in the Oakland Hills near Skyline Blvd and Carisbrook Drive. Be on the
lookout
for these little gems full of energy and beauty.

John Luther
Oakland



Calliope Hummers (Alameda and Contra Costa Counties) 4/24 late post

zachary.baer2
 

Sorry for the late post, but I was out birding in Mitchell Canyon Sunday morning from 8am till noon. I had the following highlights:

4 Calliope Hummingbirds ( 3 males and 1 female) - 2 of the males were giving display flights. The first male was on the fire road near the first bench. The other two males and the female were on the Red Road in White Canyon. None of these birds were in the large patches of chaparral.

1 Sage Sparrow - Singing from up the hill along the Red Road.

1 Chipping Sparrow - Seen near the beginning of the Red Road

2 Western Tanagers

1 Olive-sided Flycatcher

10-15 Lazuli buntings

2 Nashville Warblers

After seeing 4 Calliope Hummingbirds and still needing it for my Alameda County list I decided to make a quick run over to Mines Rd. I first stopped near MP 6 and quickly found 2 RUFOUS HUMMINGBIRDS but little else. I worked back towards MP 5.4 where there in a nice pull of on the east side of the road. Even though it was the middle of the day there was a lot of activity at this site. Highlights included:

2 California Thrashers

3 Phainopeplas

6 Rufous Hummingbirds

1 Calliope Hummingbird (female) - seen quickly perched but photos show the primaries extending well past the tail and light buffy flanks.

1 Prairie Falcon

1 Golden Eagle

Again I apologize for posting this so late

Good Birding,

Zach Baer


calliope hummer

John Luther
 

Just (6 PM April 28) had a male Calliope Hummingbird come to one of my feeders
in the Oakland Hills near Skyline Blvd and Carisbrook Drive.  Be on the lookout
for these little gems full of energy and beauty.

John Luther
Oakland


Black Diamond Mines Regional Preserve - 4/28

Paul Schorr
 

Today on our way back home from a Mt. Diablo Audubon field trip to Mitchell Canyon, we made a brief visit to Black Diamond Mines Regional Preserve and had the following sightings:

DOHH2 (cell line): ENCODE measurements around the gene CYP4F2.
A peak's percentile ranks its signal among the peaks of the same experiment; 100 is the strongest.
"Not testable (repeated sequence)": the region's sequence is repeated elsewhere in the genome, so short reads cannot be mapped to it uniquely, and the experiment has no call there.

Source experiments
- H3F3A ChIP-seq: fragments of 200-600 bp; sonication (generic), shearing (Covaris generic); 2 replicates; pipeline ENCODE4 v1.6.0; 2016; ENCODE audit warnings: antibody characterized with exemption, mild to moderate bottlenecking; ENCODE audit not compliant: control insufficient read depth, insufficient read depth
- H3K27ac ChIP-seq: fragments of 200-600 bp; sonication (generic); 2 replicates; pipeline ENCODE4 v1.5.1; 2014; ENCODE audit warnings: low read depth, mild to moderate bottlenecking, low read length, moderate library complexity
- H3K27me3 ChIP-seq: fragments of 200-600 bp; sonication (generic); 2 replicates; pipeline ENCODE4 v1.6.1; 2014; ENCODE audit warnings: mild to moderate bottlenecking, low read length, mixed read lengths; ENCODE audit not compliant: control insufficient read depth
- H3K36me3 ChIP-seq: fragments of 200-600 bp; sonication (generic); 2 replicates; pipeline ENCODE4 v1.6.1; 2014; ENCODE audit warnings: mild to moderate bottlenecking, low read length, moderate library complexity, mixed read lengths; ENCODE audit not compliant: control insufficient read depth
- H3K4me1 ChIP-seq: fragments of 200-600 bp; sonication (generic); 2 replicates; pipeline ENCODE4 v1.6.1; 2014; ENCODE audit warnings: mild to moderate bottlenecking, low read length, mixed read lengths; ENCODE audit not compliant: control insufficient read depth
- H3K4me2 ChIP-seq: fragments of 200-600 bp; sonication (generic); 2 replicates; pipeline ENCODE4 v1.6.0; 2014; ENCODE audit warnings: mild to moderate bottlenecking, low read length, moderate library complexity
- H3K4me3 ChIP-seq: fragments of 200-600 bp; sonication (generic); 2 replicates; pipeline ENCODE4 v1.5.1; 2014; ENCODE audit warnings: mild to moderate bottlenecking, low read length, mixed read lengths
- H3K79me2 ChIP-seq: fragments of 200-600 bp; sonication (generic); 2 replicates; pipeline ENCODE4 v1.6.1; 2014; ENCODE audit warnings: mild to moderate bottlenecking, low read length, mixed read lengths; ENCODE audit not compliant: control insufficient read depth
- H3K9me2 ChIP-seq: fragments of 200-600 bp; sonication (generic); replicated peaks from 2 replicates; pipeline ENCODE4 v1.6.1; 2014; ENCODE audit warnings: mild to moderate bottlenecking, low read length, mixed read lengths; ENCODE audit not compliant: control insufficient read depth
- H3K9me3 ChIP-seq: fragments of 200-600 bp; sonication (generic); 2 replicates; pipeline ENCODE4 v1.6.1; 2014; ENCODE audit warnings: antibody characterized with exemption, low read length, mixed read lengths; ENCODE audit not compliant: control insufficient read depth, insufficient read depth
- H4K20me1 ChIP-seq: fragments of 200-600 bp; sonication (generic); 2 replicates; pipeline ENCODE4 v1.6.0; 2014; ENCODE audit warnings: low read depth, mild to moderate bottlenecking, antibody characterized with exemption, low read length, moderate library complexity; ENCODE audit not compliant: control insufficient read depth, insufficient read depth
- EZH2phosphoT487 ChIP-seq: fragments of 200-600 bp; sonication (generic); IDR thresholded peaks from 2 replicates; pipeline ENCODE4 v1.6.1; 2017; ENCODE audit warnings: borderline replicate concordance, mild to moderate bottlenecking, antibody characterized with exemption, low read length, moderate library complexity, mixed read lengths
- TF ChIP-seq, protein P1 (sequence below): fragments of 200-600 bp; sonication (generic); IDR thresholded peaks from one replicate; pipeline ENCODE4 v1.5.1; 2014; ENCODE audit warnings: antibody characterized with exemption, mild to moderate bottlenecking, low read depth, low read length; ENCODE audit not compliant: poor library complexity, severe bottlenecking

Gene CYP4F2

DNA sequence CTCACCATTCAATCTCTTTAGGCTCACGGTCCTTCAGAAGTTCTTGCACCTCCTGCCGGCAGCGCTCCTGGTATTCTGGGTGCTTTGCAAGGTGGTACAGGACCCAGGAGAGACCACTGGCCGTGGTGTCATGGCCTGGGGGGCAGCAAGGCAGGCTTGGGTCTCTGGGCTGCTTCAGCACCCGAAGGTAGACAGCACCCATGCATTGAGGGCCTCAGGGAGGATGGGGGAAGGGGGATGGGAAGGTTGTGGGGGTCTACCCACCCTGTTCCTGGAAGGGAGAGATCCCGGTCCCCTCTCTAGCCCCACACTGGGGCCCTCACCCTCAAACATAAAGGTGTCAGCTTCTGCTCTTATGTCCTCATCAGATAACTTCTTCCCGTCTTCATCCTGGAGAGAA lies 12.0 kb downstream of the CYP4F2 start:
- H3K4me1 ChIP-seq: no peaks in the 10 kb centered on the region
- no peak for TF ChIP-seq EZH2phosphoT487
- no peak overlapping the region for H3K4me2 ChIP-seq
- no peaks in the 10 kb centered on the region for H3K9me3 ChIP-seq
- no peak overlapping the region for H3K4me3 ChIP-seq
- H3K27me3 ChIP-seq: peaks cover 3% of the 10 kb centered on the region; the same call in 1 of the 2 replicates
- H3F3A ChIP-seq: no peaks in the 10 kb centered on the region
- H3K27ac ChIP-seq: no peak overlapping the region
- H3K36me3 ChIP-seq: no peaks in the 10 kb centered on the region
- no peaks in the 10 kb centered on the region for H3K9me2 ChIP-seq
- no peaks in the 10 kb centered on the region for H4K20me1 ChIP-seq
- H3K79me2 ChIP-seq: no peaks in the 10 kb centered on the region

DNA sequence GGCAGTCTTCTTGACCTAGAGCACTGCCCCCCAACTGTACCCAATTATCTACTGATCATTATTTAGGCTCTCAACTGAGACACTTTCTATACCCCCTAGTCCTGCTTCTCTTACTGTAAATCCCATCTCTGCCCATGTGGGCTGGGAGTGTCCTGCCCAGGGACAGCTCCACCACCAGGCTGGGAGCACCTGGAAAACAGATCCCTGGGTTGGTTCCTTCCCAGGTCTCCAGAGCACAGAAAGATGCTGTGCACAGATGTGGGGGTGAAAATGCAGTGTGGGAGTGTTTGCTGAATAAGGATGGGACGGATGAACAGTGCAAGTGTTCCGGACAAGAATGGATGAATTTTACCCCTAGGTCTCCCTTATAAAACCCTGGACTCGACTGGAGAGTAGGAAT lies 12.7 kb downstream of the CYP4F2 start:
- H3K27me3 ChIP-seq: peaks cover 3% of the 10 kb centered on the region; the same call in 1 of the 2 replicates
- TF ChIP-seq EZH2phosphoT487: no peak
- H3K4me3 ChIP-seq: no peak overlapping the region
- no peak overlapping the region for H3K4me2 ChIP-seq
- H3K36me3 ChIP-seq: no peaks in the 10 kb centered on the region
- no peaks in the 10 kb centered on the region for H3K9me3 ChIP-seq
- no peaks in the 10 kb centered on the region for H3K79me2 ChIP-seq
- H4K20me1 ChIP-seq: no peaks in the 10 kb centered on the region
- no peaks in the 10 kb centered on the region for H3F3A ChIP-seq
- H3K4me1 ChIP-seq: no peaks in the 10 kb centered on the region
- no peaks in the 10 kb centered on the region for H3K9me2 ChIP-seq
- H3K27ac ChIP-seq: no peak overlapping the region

Great Horned Owl nest had an adult and an owlet. The nest is located in a large oak tree 0.5 miles south of the kiosk. The tree is about 100-200 yards west of the road and the nest is on the right side of the tree. Caution - the road is very narrow and very busy on weekends, and there isn't a shoulder or pullout in this area.

Red-tailed Hawk nest had one visible young bird and an adult was perched on a nearby branch. This nest is located 0.2 miles north of the kiosk and is about 1/4 mile away on the west side of the road. Look for a small grove of oaks on the hillside and the nest is located in the center-most tree. There is a shoulder along the road in that area.

Along the fence line adjacent to the road we observed:

Bullock's Orioles - 6+, both males and females
Western Bluebirds - numerous males and females
Lark Sparrows - 6+
Western Kingbird - 1

Good birding,

Paul and Nancy Schorr
Antioch


Grasshopper Sparrow and more, Garin/Dry Creek RP

scfloyd2000
 

Photographer Michael Park gave me excellent directions on how to find the Grasshopper Sparrows at Garin/Dry Creek Regional Park. Park at the end of Tamarack Drive in Union City, and as soon as you enter the park through the wooden fence, turn left (don't go to the High Ridge trail) and follow the narrow footpath up the steep hill behind the houses. Within five minutes from your car, the houses end and you will be above Chapel of the Chimes cemetery. As you pass the traffic circle below, look and listen for sparrows in the long grass above the dirt ridge that follows the trail on the right as you're going north. I immediately heard buzzing and shortly a Grasshopper Sparrow flew out and perched on the chain link fence in full view.

I drove on to the main entrance to Garin where I found a beautiful, singing Black-Headed Grosbeak at the cut-through across the creek (on the way to Jordan Pond). A pair of House Finches was engaged in a courtship display, the female fluttering and gaping while the male repeatedly transferred the same seed to her bill over and over again. I also saw three Pacific Slope Flycatchers (surprisingly, all were calling), two at the creek and one at the red barn. A male Bullock's Oriole took issue with a flycatcher being in his tree and flew down and chattered at it. The park has installed new nest boxes along the hillside north of the red barn, and Tree Swallows have already moved in. A pair of Bewick's Wrens was investigating the boxes as well.

Spring is the best time to visit Garin with the hills green, the creek gurgling, wildflowers in bloom, and birds and birdsong all around.

Stephanie Floyd
Fremont

12281 - 12300 of 14078